Previous studies localized DYNC2LI1 in mammalian cells at the Golgi apparatus and the centrosomal region54,56,57. In addition, a localization to the axoneme of ciliated epithelia cells was reported. Our immunocytochemistry using an antibody against DYNC2LI1 supported the localization to the centrosome (Fig. 2c). Moreover, we refined the reported localization in the axoneme to be concentrated at its base and at the region of the transition zone (Fig. 2a,b). Even though Madhivanan et al.58 speculated that defects of proteins involved in the control of vesicle trafficking to the cilium leads to a more severe phenotype than defects of the IFT only, the pronounced clinical phenotypes of patients with dynein-2 complex defects, Jeune and our patient, do not support this observation.

On the basis of the observed ciliary defects caused by dysfunction of IFT and basal body proteins, we expected loss of function of DYNC2LI1 to cause morphological abnormal and missing cilia in humans. As we were not able to obtain patient cells, we used immunofluorescence in DYNC2LI1 depleted human fibroblasts. We did not observe a significant difference in the percentage of ciliated cells (Fig. 3a,b), a significant average size reduction could be detected (Fig. 3c,d). The observation of shorter cilia confirmed the results in zebrafish morphants and Dync2li1tm1Aar knockout mice53,55. Reduced cilia length with bulbous tip was although reported for defects of DYNC2H1 and WDR34, other components of the dynein-2 complex28,59. However, one report showed no significant difference in proportion of ciliated cells and cilia length in Wdr34-knockdown ATDC5 lines29. In a further component of the dynein-2 complex, WDR60, a reduced amount of ciliated cells but normal cilia length was observed in cell lines of affected patients30. Together, these data indicate that the reduction of ciliated cells as well as of cilia length is a common hallmark of dynein-2 defects. In addition, we showed a higher incidence of cilia with a bulbous tip suggesting a defect in microtubule architecture (Fig. 4 a). This was also observed in Dync2li1tm1Aar knockout mice where stumpy nodal cilia contain disorganized microtubules, IFT proteins and cellular debris53,60. IFT-B proteins to be accumulated in cilia with retrograde IFT transport defects include IFT57 and IFT8830,61. Morphological abnormal cilia in our knockdown cells showed a significant accumulation at the ciliary tip confirming the IFT transport defect in DYNC2LI1 deficient cells (Fig. 4 b,c).

As primary cilia act as sensors for different pathways, the defect of the dynein-2 complex leading to retrograde IFT impairment is consistent with impairment of these signaling cascades. Among others, defects of the Sonic Hedgehog pathway have been associated with limb-development defects confirming the skeletal phenotype in our patients24,62,63.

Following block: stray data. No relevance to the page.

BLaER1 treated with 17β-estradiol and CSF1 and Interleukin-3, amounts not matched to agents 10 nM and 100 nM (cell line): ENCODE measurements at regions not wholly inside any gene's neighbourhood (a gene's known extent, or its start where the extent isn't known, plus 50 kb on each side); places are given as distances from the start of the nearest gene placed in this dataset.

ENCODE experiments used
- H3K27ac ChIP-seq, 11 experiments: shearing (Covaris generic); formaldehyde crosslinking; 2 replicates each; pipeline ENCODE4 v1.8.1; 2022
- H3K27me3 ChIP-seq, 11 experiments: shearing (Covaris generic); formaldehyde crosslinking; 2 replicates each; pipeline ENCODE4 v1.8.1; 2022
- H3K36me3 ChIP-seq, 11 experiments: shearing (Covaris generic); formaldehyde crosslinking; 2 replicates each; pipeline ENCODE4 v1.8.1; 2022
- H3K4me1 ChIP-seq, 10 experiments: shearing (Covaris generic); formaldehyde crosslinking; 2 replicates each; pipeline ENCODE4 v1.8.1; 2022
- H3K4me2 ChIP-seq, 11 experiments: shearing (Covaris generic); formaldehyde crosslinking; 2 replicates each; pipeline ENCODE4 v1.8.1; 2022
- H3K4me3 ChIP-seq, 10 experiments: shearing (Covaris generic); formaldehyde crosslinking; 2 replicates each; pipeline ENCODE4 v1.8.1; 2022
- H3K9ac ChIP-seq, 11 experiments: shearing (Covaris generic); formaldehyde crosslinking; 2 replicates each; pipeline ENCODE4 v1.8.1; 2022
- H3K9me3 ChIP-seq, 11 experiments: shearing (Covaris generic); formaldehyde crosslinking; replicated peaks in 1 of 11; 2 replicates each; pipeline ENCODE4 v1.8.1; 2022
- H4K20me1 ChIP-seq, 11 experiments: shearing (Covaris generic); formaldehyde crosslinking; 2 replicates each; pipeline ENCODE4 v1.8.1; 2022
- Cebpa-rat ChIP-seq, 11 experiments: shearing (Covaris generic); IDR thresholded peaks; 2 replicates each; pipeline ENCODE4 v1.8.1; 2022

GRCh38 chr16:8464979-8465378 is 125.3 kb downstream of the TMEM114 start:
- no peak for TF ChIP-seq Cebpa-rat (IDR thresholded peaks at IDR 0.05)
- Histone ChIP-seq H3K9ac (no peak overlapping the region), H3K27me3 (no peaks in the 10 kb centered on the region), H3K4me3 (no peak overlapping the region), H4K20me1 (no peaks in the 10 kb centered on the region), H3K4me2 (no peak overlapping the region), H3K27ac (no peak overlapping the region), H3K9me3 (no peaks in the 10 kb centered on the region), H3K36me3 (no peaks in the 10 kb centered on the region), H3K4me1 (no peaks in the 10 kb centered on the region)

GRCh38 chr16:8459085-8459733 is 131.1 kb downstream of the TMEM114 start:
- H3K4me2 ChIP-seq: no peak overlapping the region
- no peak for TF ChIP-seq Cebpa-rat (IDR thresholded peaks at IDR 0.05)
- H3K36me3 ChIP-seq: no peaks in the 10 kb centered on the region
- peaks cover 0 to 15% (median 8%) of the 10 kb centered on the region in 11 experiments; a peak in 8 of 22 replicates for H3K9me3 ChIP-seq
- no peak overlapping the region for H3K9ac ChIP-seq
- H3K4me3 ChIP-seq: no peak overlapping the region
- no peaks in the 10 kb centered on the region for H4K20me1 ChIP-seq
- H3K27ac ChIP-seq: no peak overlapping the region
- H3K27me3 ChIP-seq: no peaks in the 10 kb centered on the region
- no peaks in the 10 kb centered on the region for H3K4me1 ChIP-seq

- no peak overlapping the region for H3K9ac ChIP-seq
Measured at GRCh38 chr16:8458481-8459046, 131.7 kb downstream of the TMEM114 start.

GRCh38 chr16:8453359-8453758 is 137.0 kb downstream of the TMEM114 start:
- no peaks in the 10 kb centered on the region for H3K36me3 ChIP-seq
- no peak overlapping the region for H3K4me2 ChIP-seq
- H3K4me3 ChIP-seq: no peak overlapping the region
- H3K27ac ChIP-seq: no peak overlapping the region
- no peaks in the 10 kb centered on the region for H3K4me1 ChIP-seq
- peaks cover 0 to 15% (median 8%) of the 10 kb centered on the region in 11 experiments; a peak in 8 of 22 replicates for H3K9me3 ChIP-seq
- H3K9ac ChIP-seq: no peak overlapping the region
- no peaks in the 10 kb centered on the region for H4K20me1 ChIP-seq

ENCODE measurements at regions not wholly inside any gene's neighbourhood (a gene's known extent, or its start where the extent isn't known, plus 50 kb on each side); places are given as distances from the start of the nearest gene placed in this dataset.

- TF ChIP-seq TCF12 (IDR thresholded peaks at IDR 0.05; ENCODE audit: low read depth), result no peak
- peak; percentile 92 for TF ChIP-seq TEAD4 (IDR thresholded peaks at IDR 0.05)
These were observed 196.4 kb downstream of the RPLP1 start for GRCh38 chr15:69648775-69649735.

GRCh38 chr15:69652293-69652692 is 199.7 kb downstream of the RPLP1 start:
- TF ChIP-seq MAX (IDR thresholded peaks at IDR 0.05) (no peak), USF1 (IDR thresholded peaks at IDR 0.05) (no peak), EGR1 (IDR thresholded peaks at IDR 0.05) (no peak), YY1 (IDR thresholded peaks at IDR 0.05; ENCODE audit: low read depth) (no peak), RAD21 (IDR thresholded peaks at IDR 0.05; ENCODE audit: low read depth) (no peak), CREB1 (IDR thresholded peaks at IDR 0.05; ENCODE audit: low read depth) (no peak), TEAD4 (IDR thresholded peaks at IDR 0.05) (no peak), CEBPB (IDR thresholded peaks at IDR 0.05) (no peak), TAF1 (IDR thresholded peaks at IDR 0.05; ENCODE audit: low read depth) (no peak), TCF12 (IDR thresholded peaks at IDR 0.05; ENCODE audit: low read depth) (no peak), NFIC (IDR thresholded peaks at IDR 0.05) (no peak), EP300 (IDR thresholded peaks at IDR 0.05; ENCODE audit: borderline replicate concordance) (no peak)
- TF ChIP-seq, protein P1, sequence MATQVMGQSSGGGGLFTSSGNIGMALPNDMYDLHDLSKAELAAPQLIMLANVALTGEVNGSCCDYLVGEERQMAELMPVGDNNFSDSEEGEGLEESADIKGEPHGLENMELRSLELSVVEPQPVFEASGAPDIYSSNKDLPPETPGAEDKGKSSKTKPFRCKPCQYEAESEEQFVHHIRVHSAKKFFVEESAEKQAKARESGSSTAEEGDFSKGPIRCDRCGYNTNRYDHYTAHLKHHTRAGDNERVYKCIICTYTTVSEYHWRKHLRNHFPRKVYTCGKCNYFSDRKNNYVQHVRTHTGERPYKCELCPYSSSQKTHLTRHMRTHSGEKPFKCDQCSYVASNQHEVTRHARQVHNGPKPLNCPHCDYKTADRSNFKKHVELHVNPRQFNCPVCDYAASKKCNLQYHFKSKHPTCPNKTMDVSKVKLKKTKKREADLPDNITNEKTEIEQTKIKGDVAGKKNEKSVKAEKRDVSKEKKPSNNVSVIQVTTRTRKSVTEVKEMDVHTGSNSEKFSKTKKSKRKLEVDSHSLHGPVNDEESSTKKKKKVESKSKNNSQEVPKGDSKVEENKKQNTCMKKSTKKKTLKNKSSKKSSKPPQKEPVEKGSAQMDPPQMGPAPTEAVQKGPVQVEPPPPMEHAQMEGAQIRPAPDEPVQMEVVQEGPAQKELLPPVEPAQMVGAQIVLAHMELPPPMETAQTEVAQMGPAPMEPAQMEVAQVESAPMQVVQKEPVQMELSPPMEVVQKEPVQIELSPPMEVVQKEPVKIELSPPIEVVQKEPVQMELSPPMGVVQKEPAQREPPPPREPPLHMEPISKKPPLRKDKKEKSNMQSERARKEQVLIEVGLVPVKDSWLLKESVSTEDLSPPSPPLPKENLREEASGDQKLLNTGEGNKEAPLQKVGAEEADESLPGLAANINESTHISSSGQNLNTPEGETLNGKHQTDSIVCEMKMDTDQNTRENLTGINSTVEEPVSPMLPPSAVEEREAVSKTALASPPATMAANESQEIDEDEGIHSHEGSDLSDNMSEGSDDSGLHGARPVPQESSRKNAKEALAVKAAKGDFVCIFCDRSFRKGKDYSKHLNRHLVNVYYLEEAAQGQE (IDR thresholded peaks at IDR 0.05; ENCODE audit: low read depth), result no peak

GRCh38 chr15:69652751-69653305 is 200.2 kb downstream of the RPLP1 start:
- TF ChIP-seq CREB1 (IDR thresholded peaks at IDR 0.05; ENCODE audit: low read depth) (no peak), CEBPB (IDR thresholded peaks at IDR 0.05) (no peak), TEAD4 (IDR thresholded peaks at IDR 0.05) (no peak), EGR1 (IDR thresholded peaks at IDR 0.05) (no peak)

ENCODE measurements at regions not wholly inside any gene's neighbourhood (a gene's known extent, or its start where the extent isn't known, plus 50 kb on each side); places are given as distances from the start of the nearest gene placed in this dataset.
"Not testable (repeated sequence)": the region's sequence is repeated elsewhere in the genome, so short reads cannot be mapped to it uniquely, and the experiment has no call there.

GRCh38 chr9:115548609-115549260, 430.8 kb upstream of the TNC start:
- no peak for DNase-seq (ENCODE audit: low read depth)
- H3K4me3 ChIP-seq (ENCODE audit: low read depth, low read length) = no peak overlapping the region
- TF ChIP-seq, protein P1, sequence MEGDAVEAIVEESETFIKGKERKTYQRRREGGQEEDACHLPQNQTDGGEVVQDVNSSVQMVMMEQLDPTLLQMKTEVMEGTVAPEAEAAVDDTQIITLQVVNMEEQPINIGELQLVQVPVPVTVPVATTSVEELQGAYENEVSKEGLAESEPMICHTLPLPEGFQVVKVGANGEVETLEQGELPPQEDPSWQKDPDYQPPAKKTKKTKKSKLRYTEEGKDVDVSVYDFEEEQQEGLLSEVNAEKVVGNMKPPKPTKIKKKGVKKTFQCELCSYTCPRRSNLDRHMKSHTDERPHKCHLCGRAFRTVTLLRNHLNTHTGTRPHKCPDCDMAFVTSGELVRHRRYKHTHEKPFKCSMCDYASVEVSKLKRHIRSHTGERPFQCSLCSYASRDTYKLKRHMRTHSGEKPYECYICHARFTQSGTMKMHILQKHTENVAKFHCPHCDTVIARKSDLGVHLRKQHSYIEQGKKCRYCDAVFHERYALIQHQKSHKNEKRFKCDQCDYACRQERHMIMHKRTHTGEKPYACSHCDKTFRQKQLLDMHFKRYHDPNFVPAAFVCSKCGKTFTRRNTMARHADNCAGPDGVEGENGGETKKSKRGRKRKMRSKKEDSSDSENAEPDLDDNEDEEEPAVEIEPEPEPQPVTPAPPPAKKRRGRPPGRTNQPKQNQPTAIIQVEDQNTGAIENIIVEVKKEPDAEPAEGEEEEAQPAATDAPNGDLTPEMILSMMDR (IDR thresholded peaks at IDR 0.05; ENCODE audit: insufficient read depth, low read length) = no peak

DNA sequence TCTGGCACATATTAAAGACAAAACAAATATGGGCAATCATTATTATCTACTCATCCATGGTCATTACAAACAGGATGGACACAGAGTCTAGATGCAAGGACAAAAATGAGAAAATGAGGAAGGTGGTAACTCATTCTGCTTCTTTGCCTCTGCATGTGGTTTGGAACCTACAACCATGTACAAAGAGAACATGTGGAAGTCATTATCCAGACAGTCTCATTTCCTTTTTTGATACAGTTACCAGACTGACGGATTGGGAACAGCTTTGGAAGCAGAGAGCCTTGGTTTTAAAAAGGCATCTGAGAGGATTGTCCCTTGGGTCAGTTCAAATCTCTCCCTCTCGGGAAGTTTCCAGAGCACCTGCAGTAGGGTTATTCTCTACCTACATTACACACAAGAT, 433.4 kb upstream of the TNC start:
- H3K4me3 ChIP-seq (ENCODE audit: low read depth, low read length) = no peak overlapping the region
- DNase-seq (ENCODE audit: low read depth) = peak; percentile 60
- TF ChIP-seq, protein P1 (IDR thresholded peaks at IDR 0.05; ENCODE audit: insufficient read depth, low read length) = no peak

In conclusion, mutations in members of the dynein-2 complex result in Jeune syndrome / ATD and other forms of the SRTD spectrum. Different defects of this complex suggest a correlation between the amount of ciliated cells, the resulting cilia length and the functional IFT components with the phenotypically overlapping, but variable clinical features. Thus, the identification of mutations in DYNC2LI1 in our patients expands the phenotypic spectrum of skeletal ciliopathies.

Methods

Subjects and clinical data

Informed consent was obtained from the patients for experimental protocols and displaying participants’ facial appearances in publications. Peripheral blood samples were obtained from the patients as well as control individuals. Genomic DNA from all collected samples was extracted according to standard procedures. This study was approved by the Ethical Review Board of the Friedrich-Alexander-Universität Erlangen-Nürnberg.

Whole Exome Sequencing

DNA of patient 2 was enriched using the Agilent’s SureSelect Human All Exon Kit V3 (Agilent technologies, Santa Clara, CA) and sequenced in single-end reads on a SOLiD system (Life Sciences, Santa Clara, CA). Sequenced reads were mapped with LifeScope (Life Technologies, Carlsbad, CA) to the reference human genome assembly hg19 (GRCh37). Genotypes were additionally called with GATK 2 and SAMtools64,65,66. For variant annotation ANNOVAR67 (http://www.openbioinformatics.org/annovar) was used to check on gene information, substitutions of amino acids, predictions of SIFT v. 1.03 (http://sift.jcvi.org/)68, PolyPhen2 (http://genetics.bwh.harvard.edu/pph2/)69 and MutationTaster (http://www.mutationtaster.org/)70, entries of dbSNP132, as well as allele frequencies of the 1000 Genomes Project (http://www.1000genomes.org)71 and NHLBI-ESP 5400. An in-house database consisting of 666 sequenced exomes was also used to exclude sequence errors and frequent variants. Graphical presentation of the mapped sequences was viewed with the Integrative Genomics Viewer (IGV)72,73. Variants were selected based on autosomal recessive inheritance, their population frequency, the location within the coding sequence (exon, splice site) and the functional effect. The resulting variants were Sanger sequenced and the segregation in the family tested

Protein modelling

The domain architecture of DYNC2LI1 was investigated using the InterPro74 and Genesilico75 Meta prediction servers. Molecular modelling of residues 28-241 of DYNC2LI1 was performed with Modeller 9.976 using the crystal structure of human RAB5B in complex with GDP (PDB code: 2HEI) as a template. The mutation was modeled using SwissModel77 and RasMol was used for structure analysis and visualization78.

DYNC2LI1 expression analysis in human tissues